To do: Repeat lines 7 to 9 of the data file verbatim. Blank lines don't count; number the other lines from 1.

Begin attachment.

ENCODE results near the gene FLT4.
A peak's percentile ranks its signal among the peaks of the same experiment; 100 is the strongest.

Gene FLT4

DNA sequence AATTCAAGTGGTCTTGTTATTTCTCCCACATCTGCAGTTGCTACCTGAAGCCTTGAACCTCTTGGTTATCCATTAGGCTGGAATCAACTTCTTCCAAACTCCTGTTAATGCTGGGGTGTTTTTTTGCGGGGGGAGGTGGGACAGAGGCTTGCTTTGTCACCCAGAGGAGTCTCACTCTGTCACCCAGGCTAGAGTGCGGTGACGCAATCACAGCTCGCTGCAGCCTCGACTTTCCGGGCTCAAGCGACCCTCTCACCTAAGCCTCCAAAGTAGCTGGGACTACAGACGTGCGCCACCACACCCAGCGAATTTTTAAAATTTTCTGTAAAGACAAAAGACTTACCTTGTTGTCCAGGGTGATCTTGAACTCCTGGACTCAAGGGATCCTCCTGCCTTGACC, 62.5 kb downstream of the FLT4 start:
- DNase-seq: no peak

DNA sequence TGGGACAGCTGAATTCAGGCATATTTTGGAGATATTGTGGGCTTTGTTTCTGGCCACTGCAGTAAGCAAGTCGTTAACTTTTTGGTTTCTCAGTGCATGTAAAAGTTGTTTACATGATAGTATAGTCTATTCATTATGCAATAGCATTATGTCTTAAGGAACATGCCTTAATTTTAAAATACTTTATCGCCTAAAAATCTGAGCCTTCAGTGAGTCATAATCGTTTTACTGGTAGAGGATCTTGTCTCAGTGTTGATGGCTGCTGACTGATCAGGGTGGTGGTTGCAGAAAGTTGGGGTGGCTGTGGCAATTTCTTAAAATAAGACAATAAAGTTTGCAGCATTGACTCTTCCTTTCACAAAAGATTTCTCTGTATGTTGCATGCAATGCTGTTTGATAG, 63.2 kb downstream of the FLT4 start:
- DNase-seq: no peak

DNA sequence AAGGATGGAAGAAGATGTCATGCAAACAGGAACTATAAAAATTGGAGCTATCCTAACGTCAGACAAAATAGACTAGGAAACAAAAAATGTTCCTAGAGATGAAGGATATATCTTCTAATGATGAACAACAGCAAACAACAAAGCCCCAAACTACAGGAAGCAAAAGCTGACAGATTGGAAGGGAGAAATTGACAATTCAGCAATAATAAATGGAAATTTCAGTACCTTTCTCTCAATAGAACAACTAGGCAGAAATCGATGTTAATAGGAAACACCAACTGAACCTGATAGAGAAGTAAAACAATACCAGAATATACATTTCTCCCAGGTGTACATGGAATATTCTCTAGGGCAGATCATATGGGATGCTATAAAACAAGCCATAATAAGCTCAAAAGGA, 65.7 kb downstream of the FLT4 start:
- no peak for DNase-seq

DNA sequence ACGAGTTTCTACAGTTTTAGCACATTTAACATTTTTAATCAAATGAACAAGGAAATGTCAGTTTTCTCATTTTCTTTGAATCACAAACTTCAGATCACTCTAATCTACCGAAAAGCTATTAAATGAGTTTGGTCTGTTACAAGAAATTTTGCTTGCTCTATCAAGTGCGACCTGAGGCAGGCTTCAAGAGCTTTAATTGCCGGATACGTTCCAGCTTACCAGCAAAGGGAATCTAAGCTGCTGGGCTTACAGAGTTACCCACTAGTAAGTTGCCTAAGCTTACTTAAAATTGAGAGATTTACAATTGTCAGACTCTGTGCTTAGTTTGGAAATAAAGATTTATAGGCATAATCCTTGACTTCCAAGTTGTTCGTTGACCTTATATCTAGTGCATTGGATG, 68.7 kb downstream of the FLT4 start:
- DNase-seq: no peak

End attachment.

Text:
- DNase-seq: no peak

DNA sequence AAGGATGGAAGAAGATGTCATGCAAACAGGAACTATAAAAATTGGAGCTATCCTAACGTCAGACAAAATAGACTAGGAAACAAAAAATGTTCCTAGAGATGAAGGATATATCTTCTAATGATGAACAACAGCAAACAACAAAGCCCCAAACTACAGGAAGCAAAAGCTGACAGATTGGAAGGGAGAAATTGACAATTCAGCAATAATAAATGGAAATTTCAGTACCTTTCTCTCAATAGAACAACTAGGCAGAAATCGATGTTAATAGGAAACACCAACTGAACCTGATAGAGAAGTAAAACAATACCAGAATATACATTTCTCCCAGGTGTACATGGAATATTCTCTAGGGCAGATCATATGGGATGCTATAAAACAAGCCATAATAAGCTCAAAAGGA, 65.7 kb downstream of the FLT4 start:
- no peak for DNase-seq